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Green Line creeps forward at Commissioners Court

Wednesday, April 4, 2018 by Caleb Pritchard

The Travis County Commissioners Court voted in a split decision on Tuesday to initiate a study of potential financing options for the proposed commuter rail line between Austin and Manor known as the Green Line.

The move marks a small victory for the Capital Metropolitan Transportation Authority whose Project Connect initiative includes the Green Line as part of its draft high-capacity transit system plan. The agency estimates that building out the proposed network of 11 corridors deemed suitable for rail or rapid bus service could cost as much as $8 billion over the next three decades, a steep sum that may require help from outside jurisdictions such as the county or even the private sector to achieve.

Because it’s proposed to run on existing freight rail, the Green Line’s initial capital costs are relatively small compared to other corridors in Project Connect’s draft plan. The 15-mile Austin-to-Manor leg would take $264 million to build. Stretching it out another 12 miles to Elgin would run another $98 million. That potential extension won’t be considered under the county’s study, which could examine options such as tax benefit financing and other potential sources of funding.

Todd Hemingson, Capital Metro’s vice president of strategic planning and development, conceded to the court that the Green Line’s projected ridership is low. At an estimated 1,800 trips per day by 2025, the line would not even break into the agency’s top 10 busiest routes today.

“That needs to be no secret,” Hemingson affirmed before suggesting that what the Green Line lacks in potential ridership is made up for by its potential to deliver community benefits to an underinvested section of the county.

Furthermore, he suggested the line could create conditions conducive to future ridership.

“There’s one school of thought that says you build your best transit where the people already are, and then there’s another school of thought that says you build your transit because it can help shape future development,” Hemingson explained. He offered that Austin’s booming growth could allow both scenarios to be tested under the Project Connect aegis.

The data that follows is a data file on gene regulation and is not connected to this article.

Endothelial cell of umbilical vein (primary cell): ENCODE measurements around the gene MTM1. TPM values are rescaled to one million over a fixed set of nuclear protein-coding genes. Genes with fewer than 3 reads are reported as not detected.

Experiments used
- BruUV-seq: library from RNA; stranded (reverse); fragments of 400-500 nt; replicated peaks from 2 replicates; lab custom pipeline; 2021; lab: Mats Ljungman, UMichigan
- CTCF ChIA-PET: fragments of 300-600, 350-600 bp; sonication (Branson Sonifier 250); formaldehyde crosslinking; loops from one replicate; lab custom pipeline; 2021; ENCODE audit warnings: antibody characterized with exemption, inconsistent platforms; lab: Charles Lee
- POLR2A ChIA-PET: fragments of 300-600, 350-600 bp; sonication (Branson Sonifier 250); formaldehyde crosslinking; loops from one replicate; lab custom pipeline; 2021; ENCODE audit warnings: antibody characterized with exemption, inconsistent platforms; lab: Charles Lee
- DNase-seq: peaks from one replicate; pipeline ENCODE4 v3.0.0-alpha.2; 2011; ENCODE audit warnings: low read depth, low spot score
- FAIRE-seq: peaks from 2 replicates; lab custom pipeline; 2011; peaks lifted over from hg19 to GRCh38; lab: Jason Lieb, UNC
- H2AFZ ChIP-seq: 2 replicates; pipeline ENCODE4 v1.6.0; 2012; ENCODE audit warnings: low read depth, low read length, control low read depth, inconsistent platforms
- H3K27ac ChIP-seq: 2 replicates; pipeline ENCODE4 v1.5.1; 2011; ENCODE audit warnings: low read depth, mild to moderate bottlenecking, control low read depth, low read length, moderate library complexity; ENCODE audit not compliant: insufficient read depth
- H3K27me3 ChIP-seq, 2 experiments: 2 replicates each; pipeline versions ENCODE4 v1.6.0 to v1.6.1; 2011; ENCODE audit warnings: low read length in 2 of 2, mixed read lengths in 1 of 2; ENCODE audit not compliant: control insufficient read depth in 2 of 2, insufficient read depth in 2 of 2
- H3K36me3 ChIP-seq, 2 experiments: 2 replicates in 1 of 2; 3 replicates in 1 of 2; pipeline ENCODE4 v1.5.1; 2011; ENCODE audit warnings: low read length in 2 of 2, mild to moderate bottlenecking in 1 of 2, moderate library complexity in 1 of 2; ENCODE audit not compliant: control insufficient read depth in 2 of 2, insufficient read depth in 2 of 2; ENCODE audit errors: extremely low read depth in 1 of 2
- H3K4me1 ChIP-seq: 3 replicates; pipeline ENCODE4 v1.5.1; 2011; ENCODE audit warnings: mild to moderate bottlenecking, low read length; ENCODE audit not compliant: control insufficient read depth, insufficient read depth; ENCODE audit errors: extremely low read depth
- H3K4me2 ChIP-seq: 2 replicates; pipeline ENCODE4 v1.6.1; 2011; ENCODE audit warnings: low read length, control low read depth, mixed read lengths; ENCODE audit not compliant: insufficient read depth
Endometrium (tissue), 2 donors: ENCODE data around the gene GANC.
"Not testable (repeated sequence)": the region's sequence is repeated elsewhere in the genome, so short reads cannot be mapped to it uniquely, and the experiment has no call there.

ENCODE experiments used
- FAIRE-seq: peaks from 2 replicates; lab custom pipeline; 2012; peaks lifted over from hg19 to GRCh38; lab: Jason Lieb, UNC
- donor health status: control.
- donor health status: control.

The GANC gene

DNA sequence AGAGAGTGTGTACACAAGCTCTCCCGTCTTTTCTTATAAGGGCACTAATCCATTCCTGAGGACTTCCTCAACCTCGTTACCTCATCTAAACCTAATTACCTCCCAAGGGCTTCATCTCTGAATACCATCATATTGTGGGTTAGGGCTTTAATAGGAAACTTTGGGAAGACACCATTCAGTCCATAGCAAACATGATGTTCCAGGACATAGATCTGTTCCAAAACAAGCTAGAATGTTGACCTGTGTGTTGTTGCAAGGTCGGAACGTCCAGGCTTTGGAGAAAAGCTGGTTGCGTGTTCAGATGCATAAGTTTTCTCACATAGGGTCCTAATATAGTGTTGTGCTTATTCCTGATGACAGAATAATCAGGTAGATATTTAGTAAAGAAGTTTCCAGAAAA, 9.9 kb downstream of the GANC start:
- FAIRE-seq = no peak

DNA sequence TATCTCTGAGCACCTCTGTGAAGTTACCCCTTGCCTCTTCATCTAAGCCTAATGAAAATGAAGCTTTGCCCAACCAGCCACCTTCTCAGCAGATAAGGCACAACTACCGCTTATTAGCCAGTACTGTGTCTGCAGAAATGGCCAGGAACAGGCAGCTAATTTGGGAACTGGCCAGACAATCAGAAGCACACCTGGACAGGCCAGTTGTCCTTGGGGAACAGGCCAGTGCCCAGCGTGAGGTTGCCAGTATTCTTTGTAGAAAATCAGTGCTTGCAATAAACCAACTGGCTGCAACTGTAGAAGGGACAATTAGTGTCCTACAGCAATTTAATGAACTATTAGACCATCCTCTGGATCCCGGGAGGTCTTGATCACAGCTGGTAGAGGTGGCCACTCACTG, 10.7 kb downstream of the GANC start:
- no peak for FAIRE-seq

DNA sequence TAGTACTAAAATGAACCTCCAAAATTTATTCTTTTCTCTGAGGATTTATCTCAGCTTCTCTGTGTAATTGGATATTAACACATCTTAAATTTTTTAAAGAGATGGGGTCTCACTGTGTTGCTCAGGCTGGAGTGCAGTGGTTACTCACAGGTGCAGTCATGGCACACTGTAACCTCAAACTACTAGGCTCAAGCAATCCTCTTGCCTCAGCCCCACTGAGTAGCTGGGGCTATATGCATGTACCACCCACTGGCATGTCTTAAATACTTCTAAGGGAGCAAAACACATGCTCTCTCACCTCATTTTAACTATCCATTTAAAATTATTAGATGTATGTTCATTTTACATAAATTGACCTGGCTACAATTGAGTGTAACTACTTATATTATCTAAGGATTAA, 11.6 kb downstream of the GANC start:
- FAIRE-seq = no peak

Commissioner Brigid Shea offered her full support for the Green Line, framing it as a long-term investment that could have a profound impact on the county’s future.

“When they built the subway system in New York everybody thought it was ridiculous,” Shea said. “And so I think it makes all the sense in the world that if you put the transportation infrastructure in a place, it creates the impetus for more development along that line.”

Less warm to the idea was Commissioner Gerald Daugherty, a legendary opponent of rail projects in the region. He pointed out that coastal cities where transit is most successful tend to have levels of population density that have been politically impossible to achieve in Austin. As for the economic development argument, Daugherty said, “I’m not opposed to creating a situation where you can have as much economic development as can possibly be in (the) east. I’m just saying that you don’t have to do something like a fixed guideway rail line in order to achieve that.”

The Green Line would run primarily through Precinct 1, the domain of Commissioner Jeff Travillion, who endorsed the idea of the study.

“Is it a magic bullet? No, it’s not a magic bullet, but it creates the synergy, I think, that is necessary to make sure this corridor grows in a manageable way and doesn’t sprawl out,” he said.

In the end the court voted 3-2, with Daugherty and Commissioner Margaret Gómez opposed, for commission staff and the county’s financial adviser, PFM, to develop a scope for the proposed study. County Judge Sarah Eckhardt suggested that it could include not just the economic potential of the Green Line corridor itself but also enhanced bus service along U.S. Highway 290 and other area roadways.

Diana Ramirez, county director of economic development and strategic investments, told the Austin Monitor that the scope will be as broad as possible when it comes back to the court for final approval in several weeks.

Map courtesy of Capital Metro.

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